Here it is: They're Doing a Huge Massive Domestic Dragnet on Everybody in the US
Posted by Guy at 6:22 PM
Wednesday, November 7, 2007
I DVR'd "Chuck," "Heroes," and "Journeyman." I noticed special tips for how to go green, both during shows, and during commercials. But what really struck me was the hue they used.
They colored all 3 shows a subtle yet noticeable shade of green. The first time I noticed it was during the Heroes opening -- the eclipse shot. It had a green background, and I just figured it was like when "The X-Files" started using intro messages other than, "The Truth Is Out There." Maybe it had something to do with the biohazard Peter Petrelli just found out about?
But later during "Journeyman" I saw the green hue as just a simple overlay to color all immediate programming. Why?
To get the viewers into the "green mindset." I don't think being energy-efficient is a bad thing, it just surprised me how far NBC was going to convince us to think a certain way. I hadn't even noticed the hue for half of the 3-hour block.
It almost felt like I stumbled upon a subliminal ad, but the fact that I eventually realized what was going on made me just feel mildly oblivious. I'm sure, though, that some viewers probably never even noticed at all -- at least, not consciously.
Posted by Guy at 3:07 PM
Tuesday, November 6, 2007
H.W. Bush was Reagan's VP. So that's 4 years as Vice President. Then H.W. Bush was President. That's another 4 years with the White House.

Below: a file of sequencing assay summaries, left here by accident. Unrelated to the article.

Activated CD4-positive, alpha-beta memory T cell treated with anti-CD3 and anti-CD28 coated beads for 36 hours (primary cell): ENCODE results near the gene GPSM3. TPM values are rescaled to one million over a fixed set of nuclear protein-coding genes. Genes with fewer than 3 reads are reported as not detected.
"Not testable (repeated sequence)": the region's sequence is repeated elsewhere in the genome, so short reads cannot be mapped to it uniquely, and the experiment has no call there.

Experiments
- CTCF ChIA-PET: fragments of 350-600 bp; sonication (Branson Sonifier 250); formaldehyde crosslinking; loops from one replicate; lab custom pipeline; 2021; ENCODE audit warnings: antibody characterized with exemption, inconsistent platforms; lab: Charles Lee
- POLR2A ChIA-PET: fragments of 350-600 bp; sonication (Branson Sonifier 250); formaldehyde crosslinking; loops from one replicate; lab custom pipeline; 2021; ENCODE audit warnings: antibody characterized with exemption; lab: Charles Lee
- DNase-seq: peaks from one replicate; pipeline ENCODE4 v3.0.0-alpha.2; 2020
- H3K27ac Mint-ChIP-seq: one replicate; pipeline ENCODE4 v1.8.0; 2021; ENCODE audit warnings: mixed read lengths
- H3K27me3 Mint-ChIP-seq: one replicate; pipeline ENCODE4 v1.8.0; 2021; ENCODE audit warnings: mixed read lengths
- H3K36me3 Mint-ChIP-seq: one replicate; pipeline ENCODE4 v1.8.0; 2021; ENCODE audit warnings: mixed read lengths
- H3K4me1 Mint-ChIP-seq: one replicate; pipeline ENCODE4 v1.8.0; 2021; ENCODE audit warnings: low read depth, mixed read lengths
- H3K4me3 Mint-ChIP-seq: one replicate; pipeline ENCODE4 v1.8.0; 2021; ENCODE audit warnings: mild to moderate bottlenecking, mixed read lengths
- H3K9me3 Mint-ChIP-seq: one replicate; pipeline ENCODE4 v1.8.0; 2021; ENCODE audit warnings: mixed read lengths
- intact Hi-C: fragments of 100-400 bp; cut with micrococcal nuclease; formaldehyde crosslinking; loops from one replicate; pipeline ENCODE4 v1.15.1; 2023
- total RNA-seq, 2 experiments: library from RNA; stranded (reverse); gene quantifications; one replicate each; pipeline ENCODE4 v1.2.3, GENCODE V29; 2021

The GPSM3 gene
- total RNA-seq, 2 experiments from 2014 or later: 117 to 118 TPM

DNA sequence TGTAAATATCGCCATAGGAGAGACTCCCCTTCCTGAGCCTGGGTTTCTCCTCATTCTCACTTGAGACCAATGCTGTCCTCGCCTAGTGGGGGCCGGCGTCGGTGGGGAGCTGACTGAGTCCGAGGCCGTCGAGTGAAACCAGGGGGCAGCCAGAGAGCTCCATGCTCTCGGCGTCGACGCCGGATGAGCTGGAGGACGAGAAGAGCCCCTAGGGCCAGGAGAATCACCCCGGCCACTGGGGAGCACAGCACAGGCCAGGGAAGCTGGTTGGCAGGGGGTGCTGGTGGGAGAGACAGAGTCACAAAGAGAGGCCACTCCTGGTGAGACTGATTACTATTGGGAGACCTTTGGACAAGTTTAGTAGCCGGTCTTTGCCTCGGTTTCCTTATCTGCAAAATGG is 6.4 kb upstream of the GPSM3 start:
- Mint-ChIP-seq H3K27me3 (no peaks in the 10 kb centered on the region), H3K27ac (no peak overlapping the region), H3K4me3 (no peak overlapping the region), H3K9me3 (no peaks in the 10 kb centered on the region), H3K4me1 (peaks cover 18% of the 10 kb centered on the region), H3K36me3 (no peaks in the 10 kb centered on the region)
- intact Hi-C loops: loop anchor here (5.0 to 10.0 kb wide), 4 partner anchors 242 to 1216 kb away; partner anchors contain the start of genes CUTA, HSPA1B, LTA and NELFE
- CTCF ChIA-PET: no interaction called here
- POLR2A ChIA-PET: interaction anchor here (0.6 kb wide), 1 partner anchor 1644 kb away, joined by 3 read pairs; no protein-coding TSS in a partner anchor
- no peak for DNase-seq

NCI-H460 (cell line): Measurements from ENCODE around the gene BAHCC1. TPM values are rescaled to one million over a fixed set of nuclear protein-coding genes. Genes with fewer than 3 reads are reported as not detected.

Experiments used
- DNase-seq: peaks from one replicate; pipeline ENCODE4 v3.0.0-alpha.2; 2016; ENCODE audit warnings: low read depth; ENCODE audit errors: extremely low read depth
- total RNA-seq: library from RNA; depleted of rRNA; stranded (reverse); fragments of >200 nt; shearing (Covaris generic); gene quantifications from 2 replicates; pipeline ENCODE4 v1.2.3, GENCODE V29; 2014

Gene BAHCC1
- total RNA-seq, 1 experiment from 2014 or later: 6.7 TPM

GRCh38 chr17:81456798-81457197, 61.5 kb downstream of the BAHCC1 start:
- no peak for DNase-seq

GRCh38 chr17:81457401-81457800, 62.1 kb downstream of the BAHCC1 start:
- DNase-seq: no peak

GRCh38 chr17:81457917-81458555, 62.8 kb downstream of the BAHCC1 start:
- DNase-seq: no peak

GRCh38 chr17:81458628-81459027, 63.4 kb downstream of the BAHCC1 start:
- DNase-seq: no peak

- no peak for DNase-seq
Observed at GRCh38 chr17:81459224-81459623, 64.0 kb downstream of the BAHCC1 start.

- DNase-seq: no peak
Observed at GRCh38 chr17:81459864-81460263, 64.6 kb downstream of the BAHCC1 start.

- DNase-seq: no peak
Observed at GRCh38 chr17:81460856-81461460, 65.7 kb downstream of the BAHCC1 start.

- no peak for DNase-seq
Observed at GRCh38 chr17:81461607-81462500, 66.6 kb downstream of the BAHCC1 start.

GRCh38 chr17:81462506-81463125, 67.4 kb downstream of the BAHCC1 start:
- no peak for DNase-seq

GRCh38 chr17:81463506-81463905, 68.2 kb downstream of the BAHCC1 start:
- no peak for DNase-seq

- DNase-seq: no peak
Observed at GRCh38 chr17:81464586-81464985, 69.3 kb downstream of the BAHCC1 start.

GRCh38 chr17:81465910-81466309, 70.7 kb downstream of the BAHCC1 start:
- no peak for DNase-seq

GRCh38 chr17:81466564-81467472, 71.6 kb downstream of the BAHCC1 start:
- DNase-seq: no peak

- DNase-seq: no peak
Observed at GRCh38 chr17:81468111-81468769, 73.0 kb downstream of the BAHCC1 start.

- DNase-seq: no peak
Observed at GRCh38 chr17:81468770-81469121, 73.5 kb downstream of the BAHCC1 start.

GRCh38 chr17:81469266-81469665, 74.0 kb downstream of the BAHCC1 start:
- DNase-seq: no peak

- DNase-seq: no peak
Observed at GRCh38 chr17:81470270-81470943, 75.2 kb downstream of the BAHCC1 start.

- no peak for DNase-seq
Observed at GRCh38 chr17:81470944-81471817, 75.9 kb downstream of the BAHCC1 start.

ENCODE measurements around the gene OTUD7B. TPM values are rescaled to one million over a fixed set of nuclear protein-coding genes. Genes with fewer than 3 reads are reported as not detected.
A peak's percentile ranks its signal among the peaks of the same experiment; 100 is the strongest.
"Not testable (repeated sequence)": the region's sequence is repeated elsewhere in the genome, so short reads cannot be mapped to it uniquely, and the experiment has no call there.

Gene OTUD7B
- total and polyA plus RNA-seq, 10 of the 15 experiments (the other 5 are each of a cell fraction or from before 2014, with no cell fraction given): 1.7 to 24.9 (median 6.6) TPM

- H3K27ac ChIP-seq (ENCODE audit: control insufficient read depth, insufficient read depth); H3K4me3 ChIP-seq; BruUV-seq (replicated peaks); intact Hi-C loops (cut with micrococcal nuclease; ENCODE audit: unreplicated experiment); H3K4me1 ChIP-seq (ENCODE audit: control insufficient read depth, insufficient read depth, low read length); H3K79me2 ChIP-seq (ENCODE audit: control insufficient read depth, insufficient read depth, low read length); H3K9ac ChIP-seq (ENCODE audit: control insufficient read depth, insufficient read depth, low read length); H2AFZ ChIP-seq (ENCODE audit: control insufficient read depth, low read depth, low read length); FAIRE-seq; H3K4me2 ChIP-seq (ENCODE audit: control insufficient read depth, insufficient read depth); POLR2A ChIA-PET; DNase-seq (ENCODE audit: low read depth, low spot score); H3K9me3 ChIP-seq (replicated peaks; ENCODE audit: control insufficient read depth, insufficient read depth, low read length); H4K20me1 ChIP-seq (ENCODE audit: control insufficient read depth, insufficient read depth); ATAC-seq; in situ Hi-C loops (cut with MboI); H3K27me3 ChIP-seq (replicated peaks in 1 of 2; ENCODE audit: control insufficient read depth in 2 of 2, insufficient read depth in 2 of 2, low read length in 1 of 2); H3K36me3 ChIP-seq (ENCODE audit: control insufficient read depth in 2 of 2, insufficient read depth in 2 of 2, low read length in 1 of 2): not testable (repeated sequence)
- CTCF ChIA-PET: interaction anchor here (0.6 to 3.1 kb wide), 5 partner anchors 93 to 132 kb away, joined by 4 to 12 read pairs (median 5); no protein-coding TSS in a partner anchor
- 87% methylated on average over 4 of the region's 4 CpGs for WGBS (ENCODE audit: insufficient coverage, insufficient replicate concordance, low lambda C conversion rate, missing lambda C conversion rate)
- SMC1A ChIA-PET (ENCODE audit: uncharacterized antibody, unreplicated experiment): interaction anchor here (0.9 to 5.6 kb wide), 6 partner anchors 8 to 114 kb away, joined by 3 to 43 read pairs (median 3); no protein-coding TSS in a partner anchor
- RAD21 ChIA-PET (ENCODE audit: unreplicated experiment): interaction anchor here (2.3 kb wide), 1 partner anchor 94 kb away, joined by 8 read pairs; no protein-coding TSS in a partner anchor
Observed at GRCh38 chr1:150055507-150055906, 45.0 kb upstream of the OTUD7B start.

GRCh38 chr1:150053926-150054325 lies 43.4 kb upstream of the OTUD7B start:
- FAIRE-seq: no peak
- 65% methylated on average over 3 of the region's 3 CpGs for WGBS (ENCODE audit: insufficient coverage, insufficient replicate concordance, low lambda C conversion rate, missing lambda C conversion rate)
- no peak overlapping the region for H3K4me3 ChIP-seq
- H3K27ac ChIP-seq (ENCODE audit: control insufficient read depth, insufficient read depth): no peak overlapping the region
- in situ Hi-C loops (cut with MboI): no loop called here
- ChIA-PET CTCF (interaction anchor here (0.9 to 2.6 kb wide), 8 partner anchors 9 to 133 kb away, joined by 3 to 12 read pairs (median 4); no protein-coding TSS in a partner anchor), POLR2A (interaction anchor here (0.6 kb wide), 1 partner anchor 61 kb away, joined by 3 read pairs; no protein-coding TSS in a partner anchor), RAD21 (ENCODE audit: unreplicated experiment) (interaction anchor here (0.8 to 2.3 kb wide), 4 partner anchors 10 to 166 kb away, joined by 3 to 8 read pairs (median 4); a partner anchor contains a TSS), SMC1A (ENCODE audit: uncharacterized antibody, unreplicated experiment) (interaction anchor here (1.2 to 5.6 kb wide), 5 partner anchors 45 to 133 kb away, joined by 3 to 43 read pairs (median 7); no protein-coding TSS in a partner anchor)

Bill Clinton was elected President, and then reelected for two total terms in office.
Al Gore won the 2000 election, but W. Bush contested it and ended up winning. Then he was reelected in 2004.
Hillary Clinton runs in 2008. Wins? Or does W. Bush go for a 3rd term?
Posted by Guy at 1:35 PM
Monday, November 5, 2007
I just realized today how simple and easy the internet seems to use, and how powerful and necessary we've made it. I also thought of how devastating it would be to suddenly not have it anymore.
The Net makes possible all kinds of incredible things. To suddenly no longer have access due to a catastrophe, SkyNet, or some government blackout is pretty scary to think about.
I know I've already written on this subject, but it never occurred to me until today how easily we all expect things to just work. "Just do your job, web page!" When something breaks, we become frustrated in the face of our own apparent powerlessness. Sure, the human spirit can triumph, and go on, but a complete shutdown of the Web would be like cutting off 95% of our 5 senses.